Salaries are the wrong measure to stress over

First published in the Financial Times on 8th April 2014.

I am unimpressed by executives who earn millions but invest little in their own business

There are few more inflammatory topics than the issue of what people earn. Yet there are profound misunderstandings, misguided envy and ignorance at the heart of this personal yet economically vital issue.

For the vast majority of people, the concept of earnings means an annual salary. But this is not how most wealth is accumulated by individuals. That happens through capital gains, or asset appreciation. Very few become seriously rich via salary: first, in many countries it is taxed relatively highly (at a marginal rate of almost 50 per cent in Britain, including payroll tax), and, second, because most of us find it hard to save money from our monthly pay.

Part of the issue is semantics. Even expert commentators mix up the words income, wages, salary and earnings. Perhaps to all intents and purposes they have interchangeable meanings now. But in many respects they are not the measure that matters – whether for motivation, economic impact, or knowing who actually amasses fortunes.

The media and the public focus on the salaries of “fat cat” directors of public companies. This is because these figures are disclosed and hence easy to discover: finding out how wealth is otherwise obtained is generally much harder and almost no media organisations have the resources nowadays to undertake that sort of research. While salaries of top business bosses are frequently excessive, they are not really where the big money is made.

For example, in the London property world, the directors of the institutional landlords such as British Land or Land Securities are typically worth chicken feed compared to the proprietors of the dozens of family companies that own hundreds of millions of pounds worth of property, much of it notionally held offshore.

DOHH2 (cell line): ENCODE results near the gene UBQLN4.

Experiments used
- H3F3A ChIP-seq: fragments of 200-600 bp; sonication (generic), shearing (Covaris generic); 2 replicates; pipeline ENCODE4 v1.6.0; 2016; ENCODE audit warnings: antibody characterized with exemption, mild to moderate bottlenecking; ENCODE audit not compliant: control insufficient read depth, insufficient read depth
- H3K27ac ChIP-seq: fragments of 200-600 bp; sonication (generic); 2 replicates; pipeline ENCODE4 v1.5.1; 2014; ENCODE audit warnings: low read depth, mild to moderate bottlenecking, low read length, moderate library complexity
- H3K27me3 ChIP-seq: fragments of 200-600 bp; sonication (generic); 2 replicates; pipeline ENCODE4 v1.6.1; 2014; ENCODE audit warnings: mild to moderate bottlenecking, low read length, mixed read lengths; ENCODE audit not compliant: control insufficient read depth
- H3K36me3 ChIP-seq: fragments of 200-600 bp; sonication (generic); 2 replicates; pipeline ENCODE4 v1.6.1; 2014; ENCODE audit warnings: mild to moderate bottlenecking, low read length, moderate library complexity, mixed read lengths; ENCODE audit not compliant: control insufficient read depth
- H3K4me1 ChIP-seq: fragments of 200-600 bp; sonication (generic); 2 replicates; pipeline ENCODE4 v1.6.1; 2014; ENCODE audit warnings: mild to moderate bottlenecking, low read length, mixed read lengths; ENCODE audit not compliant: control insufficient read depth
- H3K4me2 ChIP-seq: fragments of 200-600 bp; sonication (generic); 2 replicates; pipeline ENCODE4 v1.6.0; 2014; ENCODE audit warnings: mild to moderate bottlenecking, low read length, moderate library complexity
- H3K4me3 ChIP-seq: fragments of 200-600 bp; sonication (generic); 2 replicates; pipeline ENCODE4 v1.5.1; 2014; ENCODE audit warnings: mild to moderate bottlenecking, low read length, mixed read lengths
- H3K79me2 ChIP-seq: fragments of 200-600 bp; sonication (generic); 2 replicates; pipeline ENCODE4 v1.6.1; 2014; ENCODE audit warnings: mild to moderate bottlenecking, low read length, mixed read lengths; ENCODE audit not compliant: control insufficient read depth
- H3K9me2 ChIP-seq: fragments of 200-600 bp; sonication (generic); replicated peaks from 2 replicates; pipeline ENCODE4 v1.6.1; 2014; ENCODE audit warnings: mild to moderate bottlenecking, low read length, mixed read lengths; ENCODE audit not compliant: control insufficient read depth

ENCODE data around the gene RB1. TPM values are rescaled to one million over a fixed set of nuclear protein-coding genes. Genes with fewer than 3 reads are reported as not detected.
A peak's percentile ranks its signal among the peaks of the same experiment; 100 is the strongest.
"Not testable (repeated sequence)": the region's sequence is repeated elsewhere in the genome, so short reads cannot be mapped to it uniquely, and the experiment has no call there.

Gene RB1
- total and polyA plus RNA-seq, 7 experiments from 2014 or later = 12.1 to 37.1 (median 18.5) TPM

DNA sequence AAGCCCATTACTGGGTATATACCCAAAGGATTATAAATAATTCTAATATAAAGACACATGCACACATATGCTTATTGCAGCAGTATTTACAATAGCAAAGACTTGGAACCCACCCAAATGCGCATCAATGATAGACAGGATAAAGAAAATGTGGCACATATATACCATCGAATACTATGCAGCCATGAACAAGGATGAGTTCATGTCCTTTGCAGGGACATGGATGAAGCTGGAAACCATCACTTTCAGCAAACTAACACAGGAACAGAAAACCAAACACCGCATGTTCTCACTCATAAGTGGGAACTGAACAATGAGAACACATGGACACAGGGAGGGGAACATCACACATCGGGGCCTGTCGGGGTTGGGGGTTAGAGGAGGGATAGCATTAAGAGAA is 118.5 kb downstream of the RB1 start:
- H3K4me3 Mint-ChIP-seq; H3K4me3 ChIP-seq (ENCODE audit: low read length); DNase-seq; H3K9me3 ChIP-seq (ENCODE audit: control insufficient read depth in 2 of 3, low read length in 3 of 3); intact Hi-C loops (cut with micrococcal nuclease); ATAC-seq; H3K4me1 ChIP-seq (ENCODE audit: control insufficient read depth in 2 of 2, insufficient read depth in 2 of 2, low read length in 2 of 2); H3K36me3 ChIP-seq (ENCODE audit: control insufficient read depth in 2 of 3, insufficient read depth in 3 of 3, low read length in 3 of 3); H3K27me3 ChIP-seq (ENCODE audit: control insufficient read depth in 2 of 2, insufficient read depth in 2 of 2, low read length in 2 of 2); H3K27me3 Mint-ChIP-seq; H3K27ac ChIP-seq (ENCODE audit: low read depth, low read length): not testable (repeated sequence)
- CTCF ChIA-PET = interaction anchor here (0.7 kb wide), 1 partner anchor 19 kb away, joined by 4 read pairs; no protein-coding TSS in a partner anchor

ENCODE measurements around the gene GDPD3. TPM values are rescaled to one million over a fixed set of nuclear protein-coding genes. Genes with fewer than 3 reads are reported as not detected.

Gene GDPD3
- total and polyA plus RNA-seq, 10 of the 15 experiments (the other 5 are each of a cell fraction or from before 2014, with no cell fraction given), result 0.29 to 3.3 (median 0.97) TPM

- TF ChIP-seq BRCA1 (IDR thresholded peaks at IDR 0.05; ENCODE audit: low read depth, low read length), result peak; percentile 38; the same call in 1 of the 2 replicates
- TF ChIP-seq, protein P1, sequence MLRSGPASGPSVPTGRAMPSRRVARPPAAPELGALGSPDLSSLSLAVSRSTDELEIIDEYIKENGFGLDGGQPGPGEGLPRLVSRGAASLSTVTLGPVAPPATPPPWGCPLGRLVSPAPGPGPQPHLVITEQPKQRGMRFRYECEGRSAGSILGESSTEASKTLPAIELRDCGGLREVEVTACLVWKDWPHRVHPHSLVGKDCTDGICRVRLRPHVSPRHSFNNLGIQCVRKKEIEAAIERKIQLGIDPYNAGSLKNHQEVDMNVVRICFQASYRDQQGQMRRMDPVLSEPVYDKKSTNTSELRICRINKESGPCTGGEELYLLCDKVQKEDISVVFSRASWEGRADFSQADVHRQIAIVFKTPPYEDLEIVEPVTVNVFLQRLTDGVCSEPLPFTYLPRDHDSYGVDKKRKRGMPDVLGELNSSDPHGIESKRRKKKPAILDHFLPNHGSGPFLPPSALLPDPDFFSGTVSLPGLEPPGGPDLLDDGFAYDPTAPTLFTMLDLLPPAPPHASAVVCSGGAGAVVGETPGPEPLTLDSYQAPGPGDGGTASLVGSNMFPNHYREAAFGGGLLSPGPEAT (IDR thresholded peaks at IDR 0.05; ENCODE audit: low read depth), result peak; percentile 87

Meanwhile, I am not convinced large salaries are that effective in delivering superior results – but it seems the City and stock market feel they are essential. I think paying a chief executive 100 or even 200 times the basic pay of the lowest-paid worker in a company is both ineffective and bad for capitalism. CEOs at FTSE 100 firms in Britain receive an average of £4.5m a year including bonuses, pensions and options – as well as all sorts of other perks. But it almost appears as if banking advisers and fund managers encourage the excess. Let me explain.

I am exploring the idea of taking one of my companies public: as part of the preparations, experts were brought in to benchmark the CEO and finance director salaries against comparable executives in similar publicly traded firms. Their report suggested possible immediate pay increases of as much as 200 per cent. They failed to realise that my partners in this venture are co-owners, not employees. That is the private equity model – and partly why so much talent had defected from public markets to do buyouts.

Ultimately, when I look at a public company annual report, I rarely get worked up about how much the board are paid: what interests me is how much stock they own. I am deeply underwhelmed by executives who earn millions but have very little invested in their own business’s shares. If they have such modest confidence in the enterprise they actually run full time, then why should I?

Receiving benefit in the form of an ultimate capital gain – as opposed to a regular, predictable sum of cash every month – is deferred gratification incarnate. Building a commercial concern as a founder – rather than a hired member of staff – is a risky undertaking and, in my experience, takes years before it really pays off. Often it involves a net loss rather than a profit. So any gain is highly uncertain, both in terms of amount and timing. Moreover, such entrepreneurial initiatives create most net new jobs. It makes sense for the state to encourage individuals to chance their livelihood by trying to grow a business – which is why almost all countries tax long-term gains at lower rates than income.

Globalisation and easy money from central banks have fuelled share and property inflation. At least while those trends continue, ambitious individuals should concentrate on the principle of being a principal – rather than obsessing about the one- dimensional subject of salary.